The NAACP Legal Defense & Educational Fund is deeply saddened by the passing of Reverend Theodore M. Hesburgh, the former president of Notre Dame University and trusted civil rights advisor to several U.S. presidents. Father Hesburgh died Thursday, February 27th, in South Bend, Indiana at age 97.
A renowned champion of civil and human rights, Father Hesburgh was one of the most influential Catholic priests in modern American history. He held more than a dozen White House appointments under six presidents. He served on the initial U.S. Commission on Civil Rights and later became its Chairman. He also served as Chairman of the Select Commission on Immigration and Refugee Policy.
Father Hesburgh marched alongside Reverend Martin Luther King, Jr. in the fight for racial equality. He fought for voting rights, worked to end school segregation, and labored relentlessly in the pursuit of quality higher education. He was the recipient of over 150 honorary degrees from colleges and universities, the most ever awarded to one person, and also received both the Medal of Freedom and the Congressional Gold Medal. As we approach the 50th Anniversary of the Selma to Montgomery voting rights march, we think of Father Hesburgh and the prominent role of the faith community in advancing civil rights.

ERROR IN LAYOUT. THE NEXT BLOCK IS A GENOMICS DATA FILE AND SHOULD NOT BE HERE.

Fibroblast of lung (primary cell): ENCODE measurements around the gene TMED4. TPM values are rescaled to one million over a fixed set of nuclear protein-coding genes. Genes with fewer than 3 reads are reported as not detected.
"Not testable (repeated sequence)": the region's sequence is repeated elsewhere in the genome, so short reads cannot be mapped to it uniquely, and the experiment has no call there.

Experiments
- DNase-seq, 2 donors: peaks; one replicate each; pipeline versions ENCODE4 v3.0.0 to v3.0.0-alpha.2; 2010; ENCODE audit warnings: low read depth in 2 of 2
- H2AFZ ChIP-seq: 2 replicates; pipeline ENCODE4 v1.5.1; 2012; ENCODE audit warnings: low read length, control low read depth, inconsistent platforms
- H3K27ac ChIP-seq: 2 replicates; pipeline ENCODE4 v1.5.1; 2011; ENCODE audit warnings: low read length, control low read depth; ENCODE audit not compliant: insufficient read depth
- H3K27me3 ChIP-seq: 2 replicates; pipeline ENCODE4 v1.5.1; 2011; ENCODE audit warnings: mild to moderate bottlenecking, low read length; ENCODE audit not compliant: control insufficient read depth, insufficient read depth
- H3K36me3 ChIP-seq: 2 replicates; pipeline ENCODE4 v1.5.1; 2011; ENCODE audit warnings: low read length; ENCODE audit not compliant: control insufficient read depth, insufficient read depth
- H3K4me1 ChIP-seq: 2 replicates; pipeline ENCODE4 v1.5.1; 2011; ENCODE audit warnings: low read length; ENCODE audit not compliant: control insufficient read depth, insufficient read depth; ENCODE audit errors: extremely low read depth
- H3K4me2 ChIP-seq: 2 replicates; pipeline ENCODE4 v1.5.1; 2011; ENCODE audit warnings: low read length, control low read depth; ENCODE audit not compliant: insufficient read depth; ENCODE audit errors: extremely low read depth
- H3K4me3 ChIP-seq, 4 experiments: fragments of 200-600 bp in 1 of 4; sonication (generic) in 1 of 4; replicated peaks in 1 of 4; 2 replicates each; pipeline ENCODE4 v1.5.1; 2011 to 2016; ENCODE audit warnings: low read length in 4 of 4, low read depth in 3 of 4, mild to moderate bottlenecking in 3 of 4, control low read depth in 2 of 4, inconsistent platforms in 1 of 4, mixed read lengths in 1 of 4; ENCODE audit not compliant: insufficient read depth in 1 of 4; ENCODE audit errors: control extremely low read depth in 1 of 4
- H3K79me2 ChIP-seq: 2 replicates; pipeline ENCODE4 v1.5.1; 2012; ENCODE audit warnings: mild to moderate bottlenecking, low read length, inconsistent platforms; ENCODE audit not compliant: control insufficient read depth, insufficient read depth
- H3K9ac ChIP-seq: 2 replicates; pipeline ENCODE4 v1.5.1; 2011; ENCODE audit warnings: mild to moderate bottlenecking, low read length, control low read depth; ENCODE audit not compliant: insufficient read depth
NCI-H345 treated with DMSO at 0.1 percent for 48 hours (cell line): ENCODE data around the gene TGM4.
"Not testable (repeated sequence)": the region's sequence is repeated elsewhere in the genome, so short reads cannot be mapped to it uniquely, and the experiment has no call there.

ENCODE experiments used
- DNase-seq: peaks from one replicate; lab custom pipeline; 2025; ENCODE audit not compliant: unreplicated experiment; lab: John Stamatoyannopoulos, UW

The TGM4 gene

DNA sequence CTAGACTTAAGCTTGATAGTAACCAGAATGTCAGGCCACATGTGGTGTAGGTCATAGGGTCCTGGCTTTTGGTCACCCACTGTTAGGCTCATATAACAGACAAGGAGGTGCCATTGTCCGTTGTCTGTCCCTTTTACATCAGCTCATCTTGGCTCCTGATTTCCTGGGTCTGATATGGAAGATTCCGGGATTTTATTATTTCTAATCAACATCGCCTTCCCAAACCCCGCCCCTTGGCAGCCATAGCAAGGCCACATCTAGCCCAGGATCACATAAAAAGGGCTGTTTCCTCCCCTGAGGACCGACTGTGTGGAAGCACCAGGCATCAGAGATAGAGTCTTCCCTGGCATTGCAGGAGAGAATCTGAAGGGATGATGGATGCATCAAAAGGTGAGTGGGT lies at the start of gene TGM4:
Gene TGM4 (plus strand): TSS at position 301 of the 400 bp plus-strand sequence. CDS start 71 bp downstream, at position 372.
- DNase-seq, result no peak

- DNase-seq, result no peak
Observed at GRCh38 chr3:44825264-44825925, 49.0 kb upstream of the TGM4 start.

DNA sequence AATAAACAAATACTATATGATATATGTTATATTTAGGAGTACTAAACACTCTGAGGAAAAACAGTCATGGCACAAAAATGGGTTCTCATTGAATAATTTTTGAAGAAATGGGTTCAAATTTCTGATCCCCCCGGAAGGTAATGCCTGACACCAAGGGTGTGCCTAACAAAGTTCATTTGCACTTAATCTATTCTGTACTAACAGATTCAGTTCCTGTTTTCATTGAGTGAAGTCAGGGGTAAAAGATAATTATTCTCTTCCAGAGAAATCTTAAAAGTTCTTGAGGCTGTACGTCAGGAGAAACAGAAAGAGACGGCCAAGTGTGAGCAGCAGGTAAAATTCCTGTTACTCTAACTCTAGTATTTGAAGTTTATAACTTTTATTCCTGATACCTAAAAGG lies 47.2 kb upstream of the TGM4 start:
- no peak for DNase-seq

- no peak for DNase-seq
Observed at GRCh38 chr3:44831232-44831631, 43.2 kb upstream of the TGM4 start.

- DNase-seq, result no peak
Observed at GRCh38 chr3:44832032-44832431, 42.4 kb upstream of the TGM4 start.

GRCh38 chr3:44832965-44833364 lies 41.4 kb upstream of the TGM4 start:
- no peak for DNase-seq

Observing Fr. Hesburgh’s work on civil rights, LDF Board Member Andrew Young observed, “he did it in such a quiet, unassuming, nonjudgmental way that when he was with you, you didn’t have to worry about who was against you.”
President Obama made a statement: “Father Hesburgh has long spoken of this institution as both a lighthouse and a crossroads. The lighthouse that stands apart, shining with the wisdom of the Catholic tradition.”
Observing the life of Fr. Hesburgh, LDF Director Counsel Sherrilyn Ifill stated, “the civil rights community today mourns the loss of a great leader. Fr. Hesburgh’s civil rights legacy lives on in our civil rights laws today. Importantly, his spirit will guide us as we continue the important work ahead.”